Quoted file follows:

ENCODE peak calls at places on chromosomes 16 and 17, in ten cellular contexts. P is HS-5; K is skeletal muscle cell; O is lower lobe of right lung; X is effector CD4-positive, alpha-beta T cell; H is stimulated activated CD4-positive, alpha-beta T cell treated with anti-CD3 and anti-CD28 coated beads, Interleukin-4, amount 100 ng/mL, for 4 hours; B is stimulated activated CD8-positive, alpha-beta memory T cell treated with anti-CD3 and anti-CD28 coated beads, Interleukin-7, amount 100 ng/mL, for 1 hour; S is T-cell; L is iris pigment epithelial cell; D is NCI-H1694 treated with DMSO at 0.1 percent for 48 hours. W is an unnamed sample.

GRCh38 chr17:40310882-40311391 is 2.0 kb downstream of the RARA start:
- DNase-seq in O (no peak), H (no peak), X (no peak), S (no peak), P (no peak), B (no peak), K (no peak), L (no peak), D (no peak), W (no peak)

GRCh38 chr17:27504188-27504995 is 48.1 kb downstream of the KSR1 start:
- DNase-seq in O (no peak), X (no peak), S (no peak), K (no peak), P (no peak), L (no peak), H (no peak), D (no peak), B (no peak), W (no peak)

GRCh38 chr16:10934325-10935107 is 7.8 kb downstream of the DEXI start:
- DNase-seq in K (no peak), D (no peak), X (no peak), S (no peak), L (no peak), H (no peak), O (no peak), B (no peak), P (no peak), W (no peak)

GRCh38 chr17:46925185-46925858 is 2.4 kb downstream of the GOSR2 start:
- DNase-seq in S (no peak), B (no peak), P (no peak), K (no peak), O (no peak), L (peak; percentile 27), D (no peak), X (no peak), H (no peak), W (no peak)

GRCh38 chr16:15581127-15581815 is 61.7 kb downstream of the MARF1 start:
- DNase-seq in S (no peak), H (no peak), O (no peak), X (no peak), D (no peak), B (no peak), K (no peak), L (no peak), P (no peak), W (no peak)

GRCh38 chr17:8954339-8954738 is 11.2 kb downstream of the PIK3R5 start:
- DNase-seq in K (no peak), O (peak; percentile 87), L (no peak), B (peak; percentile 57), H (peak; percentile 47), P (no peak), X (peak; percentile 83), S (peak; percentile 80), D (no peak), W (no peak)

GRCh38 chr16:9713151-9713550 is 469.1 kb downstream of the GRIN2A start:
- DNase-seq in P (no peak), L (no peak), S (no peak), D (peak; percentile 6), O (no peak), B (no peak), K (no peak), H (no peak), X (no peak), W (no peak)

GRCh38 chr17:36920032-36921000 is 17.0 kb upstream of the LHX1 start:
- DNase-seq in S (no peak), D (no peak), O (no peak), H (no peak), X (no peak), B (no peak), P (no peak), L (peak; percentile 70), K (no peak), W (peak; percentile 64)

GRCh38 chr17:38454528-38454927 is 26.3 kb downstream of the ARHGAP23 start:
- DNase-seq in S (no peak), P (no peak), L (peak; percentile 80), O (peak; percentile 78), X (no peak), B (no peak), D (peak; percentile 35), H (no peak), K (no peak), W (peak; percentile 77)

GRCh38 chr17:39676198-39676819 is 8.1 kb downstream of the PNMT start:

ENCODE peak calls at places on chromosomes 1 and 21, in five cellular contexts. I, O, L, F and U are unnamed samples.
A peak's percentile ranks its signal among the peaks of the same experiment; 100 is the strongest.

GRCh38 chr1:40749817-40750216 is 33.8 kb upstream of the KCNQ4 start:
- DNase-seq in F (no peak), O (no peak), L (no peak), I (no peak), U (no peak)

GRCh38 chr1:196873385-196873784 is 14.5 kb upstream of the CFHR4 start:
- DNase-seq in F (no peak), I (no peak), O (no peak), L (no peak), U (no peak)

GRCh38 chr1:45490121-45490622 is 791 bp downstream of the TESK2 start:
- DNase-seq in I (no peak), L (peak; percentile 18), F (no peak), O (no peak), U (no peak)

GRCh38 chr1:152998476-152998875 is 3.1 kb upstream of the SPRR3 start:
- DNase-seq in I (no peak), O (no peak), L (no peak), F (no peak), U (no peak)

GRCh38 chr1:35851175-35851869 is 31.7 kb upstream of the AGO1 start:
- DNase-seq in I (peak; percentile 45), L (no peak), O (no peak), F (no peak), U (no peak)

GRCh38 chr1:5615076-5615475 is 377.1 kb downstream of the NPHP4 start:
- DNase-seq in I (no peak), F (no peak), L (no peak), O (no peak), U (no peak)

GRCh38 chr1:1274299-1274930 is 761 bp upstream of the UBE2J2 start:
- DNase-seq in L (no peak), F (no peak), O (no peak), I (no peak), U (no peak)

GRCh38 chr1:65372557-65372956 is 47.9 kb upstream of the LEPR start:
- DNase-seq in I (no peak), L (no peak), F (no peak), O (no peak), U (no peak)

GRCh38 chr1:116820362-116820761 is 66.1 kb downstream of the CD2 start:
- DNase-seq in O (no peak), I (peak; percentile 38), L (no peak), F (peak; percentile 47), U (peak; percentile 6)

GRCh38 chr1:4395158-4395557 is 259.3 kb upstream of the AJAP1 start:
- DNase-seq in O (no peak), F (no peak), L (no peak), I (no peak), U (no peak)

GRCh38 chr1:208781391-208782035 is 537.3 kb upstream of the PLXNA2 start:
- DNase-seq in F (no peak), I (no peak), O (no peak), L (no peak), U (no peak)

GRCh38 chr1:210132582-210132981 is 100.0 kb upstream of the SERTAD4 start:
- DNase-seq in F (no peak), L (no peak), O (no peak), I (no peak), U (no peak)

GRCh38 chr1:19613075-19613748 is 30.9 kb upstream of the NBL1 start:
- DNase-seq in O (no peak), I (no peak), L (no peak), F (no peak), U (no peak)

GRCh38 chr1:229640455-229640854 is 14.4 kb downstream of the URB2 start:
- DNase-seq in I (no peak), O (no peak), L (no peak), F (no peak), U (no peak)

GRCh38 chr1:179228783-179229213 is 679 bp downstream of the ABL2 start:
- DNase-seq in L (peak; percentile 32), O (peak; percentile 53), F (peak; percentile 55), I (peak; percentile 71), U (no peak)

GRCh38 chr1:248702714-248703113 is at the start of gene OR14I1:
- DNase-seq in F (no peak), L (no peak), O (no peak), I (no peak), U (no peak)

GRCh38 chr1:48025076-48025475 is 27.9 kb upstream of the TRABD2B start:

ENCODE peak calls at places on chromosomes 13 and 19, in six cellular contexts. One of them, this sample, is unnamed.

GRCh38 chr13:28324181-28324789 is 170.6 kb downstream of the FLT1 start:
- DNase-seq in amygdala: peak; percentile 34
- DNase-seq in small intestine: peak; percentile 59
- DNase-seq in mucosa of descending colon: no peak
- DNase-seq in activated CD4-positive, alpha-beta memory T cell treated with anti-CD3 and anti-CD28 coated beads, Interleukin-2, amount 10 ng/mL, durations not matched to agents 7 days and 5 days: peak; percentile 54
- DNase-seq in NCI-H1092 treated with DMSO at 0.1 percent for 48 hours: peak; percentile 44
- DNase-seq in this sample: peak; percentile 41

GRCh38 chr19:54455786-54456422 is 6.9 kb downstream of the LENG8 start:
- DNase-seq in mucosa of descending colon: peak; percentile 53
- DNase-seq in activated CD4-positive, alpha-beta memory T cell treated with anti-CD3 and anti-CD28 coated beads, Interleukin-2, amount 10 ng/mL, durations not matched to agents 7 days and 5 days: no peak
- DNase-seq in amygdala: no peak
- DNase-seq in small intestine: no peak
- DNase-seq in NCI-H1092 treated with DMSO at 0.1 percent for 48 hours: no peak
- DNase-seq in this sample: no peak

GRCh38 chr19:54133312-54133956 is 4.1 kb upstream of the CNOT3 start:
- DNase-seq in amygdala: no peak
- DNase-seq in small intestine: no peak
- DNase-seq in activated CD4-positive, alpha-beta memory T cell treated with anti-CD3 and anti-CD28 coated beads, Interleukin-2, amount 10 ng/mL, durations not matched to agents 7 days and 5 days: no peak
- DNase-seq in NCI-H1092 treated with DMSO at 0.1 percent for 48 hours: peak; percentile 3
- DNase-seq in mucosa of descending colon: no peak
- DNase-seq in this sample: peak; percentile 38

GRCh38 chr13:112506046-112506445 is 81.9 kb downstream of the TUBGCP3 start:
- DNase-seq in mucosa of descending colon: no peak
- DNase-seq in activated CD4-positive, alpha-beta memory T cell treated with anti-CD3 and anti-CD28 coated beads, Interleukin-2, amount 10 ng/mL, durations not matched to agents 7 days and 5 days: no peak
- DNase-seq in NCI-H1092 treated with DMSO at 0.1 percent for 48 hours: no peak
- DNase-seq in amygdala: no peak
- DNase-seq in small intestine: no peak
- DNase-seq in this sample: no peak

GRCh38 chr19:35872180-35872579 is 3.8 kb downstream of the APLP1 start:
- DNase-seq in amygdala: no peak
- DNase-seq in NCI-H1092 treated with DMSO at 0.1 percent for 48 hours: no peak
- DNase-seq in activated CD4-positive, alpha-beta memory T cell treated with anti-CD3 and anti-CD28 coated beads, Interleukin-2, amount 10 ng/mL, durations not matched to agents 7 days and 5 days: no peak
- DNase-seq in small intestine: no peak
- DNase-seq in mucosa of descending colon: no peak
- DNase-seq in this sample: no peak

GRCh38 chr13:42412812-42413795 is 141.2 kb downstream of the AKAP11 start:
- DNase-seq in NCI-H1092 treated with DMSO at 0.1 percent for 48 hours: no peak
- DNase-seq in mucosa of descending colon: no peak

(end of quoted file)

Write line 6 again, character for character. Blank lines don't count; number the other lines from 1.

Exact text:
GRCh38 chr16:10934325-10935107 is 7.8 kb downstream of the DEXI start: